Diagramming the Costa Concordia Disaster

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Jan. 20 2012 3:09 PM

Diagramming the Costa Concordia Disaster

An annotated look at the cruise ship fiasco.

A photograph taken early on January 14, 2012 of the Costa Concordia after the cruise ship with more than 4,000 people on board ran aground and keeled over off the Isola del Giglio, Italy.
The Costa Concordia cruise ship, aground off the Isola del Giglio, Italy on Jan. 14

AFP/Getty Images

How on earth does a $450 million cruise ship end up on its side, only a third of a mile off a picturesque Italian island? What is going on in the crazy photographs making the rounds? The annotated images below should help paint a more complete picture of how the Costa Concordia fiasco went down. Hover over the highlighted sections for a guide to what you see and facts about what happened off the shore of Giglio.  
 
 
 
 

Cruise ship Costa Concordia lies stricken off the shore of the island of Giglio Passengers on the level of this window might have had a chance of surviving, but others were stuck in submerged floors. A ladder down the side of the ship, which extends about 102 feet (or 10 stories) when sitting upright. The captain claimed he slipped on deck and tumbled overboard to wind up in a lifeboat. A lifeboat for 35 people. Lifeboats were not lowered to the water until at least 45 minutes after the ship hit ground. In the chaotic evacuation, passengers reported it was a free-for-all attempting to find life jackets.

Photo by Tullio M. Puglia/Getty Images

Cruise ship Costa Concordia lies stricken off the shore of the island of Giglio. Italian divers prepare for an operation Thursday, continuing the search as an estimated 21 people were still missing.   A stairwell connecting the ship’s 11 decks. After finding that diving through stairs was too difficult, rescuers blasted a hole in the hull. The C stands for Costa Concordia, which is owned and operated by Costa Cruises. This slide once led into a pool on the Concordia’s roof. The ship had the largest spa center ever built on a cruise ship.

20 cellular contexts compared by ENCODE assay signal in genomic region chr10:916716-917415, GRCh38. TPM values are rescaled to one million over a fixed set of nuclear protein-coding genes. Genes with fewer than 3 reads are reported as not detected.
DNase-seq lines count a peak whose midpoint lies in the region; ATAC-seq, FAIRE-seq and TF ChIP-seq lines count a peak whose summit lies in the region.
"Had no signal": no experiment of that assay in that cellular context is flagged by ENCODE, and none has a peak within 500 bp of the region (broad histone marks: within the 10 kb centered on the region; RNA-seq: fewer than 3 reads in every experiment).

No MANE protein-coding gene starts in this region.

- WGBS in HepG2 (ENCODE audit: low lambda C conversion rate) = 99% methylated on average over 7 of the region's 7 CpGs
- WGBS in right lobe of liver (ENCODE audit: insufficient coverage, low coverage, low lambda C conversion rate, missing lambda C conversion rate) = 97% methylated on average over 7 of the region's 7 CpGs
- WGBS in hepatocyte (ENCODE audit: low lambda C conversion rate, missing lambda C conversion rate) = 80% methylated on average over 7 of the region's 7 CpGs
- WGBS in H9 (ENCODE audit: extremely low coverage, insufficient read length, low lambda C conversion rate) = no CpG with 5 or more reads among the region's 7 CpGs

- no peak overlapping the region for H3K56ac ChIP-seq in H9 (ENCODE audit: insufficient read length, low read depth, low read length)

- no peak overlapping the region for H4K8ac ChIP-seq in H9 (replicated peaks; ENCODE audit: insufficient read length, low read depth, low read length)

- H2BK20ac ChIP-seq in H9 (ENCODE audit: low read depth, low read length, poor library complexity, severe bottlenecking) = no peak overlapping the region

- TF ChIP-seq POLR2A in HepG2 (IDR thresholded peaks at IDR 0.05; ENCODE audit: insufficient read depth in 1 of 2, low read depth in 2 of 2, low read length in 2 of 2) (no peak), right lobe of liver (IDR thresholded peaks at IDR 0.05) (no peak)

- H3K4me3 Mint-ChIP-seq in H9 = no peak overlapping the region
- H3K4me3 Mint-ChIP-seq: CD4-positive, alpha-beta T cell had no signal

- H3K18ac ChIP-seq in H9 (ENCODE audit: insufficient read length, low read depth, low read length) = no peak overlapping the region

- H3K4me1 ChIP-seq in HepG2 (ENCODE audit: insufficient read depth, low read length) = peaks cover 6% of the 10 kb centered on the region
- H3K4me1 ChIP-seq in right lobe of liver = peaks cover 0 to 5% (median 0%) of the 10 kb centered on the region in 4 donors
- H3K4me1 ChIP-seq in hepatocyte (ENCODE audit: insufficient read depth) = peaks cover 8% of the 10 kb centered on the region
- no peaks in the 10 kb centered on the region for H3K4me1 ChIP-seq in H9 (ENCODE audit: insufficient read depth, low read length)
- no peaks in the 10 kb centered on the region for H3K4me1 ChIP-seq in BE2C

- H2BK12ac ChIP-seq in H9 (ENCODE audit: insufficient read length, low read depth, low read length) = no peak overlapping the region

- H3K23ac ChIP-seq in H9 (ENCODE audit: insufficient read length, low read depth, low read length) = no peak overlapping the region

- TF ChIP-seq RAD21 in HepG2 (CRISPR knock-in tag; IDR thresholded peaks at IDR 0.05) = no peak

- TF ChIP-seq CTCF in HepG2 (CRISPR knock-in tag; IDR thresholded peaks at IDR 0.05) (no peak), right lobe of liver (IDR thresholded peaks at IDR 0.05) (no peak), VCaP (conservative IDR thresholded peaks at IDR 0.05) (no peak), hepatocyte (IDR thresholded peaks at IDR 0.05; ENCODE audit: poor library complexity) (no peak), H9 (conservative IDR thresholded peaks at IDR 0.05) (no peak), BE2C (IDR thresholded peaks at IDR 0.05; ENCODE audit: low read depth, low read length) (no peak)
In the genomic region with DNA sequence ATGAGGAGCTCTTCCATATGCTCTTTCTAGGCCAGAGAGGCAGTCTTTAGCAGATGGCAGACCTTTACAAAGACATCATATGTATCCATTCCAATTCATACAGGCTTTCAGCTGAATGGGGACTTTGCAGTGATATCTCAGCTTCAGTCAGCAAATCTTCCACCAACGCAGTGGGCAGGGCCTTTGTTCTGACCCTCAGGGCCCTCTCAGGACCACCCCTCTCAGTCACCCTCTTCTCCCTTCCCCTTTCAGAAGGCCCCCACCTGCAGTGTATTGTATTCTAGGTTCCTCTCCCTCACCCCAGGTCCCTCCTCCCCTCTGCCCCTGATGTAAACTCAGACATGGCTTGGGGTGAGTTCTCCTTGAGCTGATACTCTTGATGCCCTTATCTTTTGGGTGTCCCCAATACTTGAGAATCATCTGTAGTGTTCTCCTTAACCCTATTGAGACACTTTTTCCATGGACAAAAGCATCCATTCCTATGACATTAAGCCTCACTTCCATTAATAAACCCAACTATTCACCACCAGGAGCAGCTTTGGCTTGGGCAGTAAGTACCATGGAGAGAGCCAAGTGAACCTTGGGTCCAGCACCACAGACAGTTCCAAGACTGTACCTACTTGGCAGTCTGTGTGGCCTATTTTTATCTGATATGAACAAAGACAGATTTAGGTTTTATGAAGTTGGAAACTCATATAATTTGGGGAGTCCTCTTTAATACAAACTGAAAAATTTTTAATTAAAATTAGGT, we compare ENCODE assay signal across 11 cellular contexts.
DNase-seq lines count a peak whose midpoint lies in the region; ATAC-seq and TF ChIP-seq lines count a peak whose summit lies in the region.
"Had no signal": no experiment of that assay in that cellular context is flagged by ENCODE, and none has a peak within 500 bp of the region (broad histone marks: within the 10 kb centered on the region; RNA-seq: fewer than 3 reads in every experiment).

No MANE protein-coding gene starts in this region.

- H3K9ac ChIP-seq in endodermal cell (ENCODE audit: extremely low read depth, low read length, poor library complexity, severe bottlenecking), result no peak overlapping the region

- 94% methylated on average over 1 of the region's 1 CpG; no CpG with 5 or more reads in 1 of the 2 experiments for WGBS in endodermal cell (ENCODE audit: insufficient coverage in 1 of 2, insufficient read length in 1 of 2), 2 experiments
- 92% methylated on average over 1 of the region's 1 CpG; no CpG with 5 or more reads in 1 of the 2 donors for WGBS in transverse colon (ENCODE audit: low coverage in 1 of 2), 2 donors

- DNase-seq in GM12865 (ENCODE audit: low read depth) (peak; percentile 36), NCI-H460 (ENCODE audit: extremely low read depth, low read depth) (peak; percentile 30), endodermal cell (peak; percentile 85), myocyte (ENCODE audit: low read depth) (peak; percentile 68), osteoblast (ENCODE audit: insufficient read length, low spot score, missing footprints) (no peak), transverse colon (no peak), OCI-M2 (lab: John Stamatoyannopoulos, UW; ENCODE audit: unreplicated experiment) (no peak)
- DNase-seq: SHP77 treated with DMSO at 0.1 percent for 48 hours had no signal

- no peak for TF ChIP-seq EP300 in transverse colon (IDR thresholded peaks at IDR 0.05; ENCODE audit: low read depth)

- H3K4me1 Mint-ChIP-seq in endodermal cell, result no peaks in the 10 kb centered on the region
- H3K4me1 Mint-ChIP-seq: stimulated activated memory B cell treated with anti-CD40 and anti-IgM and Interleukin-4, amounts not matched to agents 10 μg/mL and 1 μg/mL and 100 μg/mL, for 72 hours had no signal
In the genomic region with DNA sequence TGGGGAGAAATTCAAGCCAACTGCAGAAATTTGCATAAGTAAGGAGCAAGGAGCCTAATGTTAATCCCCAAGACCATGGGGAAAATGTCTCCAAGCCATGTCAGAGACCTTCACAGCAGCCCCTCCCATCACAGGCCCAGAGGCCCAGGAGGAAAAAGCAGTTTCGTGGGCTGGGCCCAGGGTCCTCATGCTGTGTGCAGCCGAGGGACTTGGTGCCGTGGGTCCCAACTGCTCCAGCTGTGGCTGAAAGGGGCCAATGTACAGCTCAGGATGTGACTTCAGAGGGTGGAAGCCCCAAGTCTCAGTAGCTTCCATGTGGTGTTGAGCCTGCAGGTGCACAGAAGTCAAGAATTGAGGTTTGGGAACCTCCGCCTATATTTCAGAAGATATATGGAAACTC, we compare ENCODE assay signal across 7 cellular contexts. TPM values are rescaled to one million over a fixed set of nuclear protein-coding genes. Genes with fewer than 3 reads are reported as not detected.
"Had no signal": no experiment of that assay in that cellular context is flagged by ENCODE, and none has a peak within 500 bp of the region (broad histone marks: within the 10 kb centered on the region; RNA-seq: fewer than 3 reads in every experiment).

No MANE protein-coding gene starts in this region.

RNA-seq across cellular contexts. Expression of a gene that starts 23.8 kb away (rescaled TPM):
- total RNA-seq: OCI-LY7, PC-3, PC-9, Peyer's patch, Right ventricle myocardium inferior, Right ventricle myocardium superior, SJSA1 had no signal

Photo by Vincenzo Pinto/AFP/Getty Images

Cruise ship Costa Concordia lies stricken off the shore of the island of Giglio The tiny Italian island of Giglio  has a population of about 1,500 people. Tour guides often tout that it was the site of an Etruscan shipwreck in 600 B.C. Captain Schettino told investigators he took the ship to within 0.28 nautical miles (about one-third of a mile) of the island of Giglio to perform a ''salute'' to a former Costa Cruises captain.  The boat carried about 4,300 passengers and crew members. As fishing and tourism are the major industries in Giglio, boats are constantly coming and going.

Photo by Tullio M. Puglia/Getty Images

Cruise ship Costa Concordia lies stricken off the shore of the island of Giglio.  Rescuers set up a floating barrier on Thursday in hopes of preventing oil spillage from the cruise ship. Rescue teams were focused on finding the 21 people still missing on Thursday, as well as figuring out how to extract 2,300 tons of fuel from the ship. Divers continued scouring the 1,500 cabins for signs of life on Thursday.  The ship ran aground within a 30,000-square-mile zone designated as a sanctuary for marine mammals.  The Concordia would have been fine if it had stayed at this distance from the island.

Photo by Tullio M. Puglia/Getty Images

Cruise ship Costa Concordia lies stricken off the shore of the island of Giglio In one case, a woman reported that her husband saved her by giving her the last life jacket within reach before they both jumped into the water. He did not survive. A disaster team balances on the ledge of the tipped cruise ship on Thursday. The company has not yet decided whether to salvage the $450 million ship. According to Accuweather, the  water temperature was in the mid- to upper-50s Fahrenheit when the cruise ship tipped. The water is about 66 feet deep (imagine a 6-story building) around the boat. Here you can see three different decks on the cruise ship.

Photo by Tullio M. Puglia/Getty Images

Heather Murphy is a former Slate photo editor and the creator of Behold, the Photo Blog. Follow her on Twitter.

Vivian Selbo is Slate's Design Director.

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